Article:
That anyone could seriously consider adding the Klingon script to Unicode
seems preposterous. Even if someone were to provide an "accurate" script, a
sample font, etc that meets the general requirements of a proposal, the idea
is quite silly. I am surprised that the consortium hasn't simply refused it
with a polite suggestion to use the private use areas for those Klingon
speakers/readers/writers out there.
What is the rationale for allowing this proposal to see the light of another
1) Certainly there can't be any political influence...a Klingon govt doesn't
exist. No Klingon has ever existed. Oops, I hope I haven't accidentally done
the equivalent of telling U.S. children that the Easter Bunny doesn't exist.
2) Is there an economic influence? How much money can the people at
www.klingon.org throw at this? Will the Unicode consortium benefit? Will any
reasonable number of people benefit financially from this? Will font makers
make any revenue from a Klingon font? Will book publishers?
3) Does a set of historical documents exist? How can there be? It's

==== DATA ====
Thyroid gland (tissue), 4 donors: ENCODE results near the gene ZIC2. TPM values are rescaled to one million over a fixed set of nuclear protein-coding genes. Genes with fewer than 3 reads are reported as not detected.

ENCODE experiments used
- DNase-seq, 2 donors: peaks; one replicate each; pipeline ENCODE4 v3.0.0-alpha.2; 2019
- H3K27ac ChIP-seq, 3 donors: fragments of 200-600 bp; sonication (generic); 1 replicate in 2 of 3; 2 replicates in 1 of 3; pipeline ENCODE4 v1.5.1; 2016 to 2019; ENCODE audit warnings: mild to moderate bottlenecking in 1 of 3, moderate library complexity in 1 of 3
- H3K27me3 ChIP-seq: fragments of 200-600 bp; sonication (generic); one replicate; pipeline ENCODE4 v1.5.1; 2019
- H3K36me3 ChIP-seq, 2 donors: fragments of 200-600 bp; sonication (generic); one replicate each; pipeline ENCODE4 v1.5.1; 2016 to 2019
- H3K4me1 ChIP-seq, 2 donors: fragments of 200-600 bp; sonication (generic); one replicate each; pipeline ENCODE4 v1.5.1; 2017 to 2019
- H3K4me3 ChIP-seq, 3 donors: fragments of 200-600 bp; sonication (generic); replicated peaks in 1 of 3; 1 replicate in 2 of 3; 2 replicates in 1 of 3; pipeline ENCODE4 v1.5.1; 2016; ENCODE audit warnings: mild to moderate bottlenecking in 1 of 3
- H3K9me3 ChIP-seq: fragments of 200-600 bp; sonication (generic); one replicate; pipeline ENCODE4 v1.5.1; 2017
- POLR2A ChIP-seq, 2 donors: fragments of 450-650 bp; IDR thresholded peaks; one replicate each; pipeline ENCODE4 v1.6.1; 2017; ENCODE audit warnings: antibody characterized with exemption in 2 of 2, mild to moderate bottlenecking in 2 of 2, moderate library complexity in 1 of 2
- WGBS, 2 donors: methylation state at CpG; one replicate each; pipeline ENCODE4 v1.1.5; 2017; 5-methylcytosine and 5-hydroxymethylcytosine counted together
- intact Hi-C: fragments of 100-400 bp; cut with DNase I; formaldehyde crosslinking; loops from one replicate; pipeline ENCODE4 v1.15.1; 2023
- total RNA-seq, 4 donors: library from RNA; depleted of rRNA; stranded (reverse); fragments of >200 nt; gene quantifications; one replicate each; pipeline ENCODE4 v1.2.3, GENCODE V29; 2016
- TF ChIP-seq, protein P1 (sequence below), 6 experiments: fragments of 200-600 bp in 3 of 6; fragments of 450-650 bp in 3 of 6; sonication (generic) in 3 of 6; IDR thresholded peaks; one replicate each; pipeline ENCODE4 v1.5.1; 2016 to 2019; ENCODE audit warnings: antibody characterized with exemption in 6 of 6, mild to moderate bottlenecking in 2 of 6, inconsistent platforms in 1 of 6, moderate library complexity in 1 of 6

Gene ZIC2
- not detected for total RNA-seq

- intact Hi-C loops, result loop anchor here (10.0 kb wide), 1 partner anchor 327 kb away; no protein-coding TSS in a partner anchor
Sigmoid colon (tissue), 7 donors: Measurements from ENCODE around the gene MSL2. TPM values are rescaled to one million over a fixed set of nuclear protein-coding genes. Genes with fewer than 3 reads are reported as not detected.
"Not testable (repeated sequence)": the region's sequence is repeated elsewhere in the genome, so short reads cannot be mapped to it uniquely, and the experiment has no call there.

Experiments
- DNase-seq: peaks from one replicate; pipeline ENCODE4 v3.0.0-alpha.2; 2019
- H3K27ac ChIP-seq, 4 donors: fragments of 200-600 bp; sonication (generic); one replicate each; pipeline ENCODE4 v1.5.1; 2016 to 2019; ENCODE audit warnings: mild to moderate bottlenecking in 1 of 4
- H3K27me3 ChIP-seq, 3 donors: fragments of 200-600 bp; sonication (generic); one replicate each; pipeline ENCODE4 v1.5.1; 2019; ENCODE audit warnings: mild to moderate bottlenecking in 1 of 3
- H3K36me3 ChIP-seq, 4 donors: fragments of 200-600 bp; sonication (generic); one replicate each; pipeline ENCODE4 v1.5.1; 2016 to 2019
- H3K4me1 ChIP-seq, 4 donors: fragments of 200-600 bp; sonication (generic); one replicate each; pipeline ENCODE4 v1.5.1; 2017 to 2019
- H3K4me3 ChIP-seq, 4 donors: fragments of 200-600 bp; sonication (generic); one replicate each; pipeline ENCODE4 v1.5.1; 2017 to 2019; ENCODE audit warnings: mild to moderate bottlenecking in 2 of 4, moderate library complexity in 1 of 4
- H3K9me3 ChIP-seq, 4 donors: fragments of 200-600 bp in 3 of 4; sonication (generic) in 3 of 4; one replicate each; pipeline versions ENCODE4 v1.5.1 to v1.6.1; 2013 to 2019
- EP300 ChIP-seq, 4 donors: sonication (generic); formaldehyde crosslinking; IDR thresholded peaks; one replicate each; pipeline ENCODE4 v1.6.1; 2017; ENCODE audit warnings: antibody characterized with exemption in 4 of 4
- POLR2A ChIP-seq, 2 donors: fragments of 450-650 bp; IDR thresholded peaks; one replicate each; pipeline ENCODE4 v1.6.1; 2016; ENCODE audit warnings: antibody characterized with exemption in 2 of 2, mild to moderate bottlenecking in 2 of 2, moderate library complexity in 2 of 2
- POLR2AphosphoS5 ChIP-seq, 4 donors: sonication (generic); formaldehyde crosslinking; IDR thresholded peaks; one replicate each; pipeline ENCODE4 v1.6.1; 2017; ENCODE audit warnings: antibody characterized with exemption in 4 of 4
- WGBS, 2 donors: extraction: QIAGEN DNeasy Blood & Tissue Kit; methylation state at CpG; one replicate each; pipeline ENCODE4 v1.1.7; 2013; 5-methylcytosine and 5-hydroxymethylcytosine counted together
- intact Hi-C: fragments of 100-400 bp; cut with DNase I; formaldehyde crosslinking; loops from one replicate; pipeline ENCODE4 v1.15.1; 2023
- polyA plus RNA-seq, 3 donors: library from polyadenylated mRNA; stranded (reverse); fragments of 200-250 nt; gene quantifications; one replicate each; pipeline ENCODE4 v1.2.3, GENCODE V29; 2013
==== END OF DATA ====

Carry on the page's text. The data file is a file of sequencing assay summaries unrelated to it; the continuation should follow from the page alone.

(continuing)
fictional. Historical documents cannot exist if there is no history.
Documents that purport to be such are fictional entertainment at best. There
is no historical benefit of encoding the script.
4) Is there an academic benefit? What university or college has a Klingon
language, art, or history dept? Oh no! What have I found?
5) Is there a cultural benefit? O brother...
6) I can't even believe I'm trying to produce a rationale against
this...I've got to stop.
No practical reason for encoding this script exists. It's silliness.
Including it in the Unicode repertoire is like embedding "Easter Eggs" into
software products. Yes, people will find it, see it; some will smile at it,
maybe laugh; promoters will elbow each other and point out their
contribution; others will wonder why anyone wasted their time.
Put me in the last category,
This archive was generated by hypermail 2.1.2 : Tue Jul 10 2001 - 17:21:19 EDT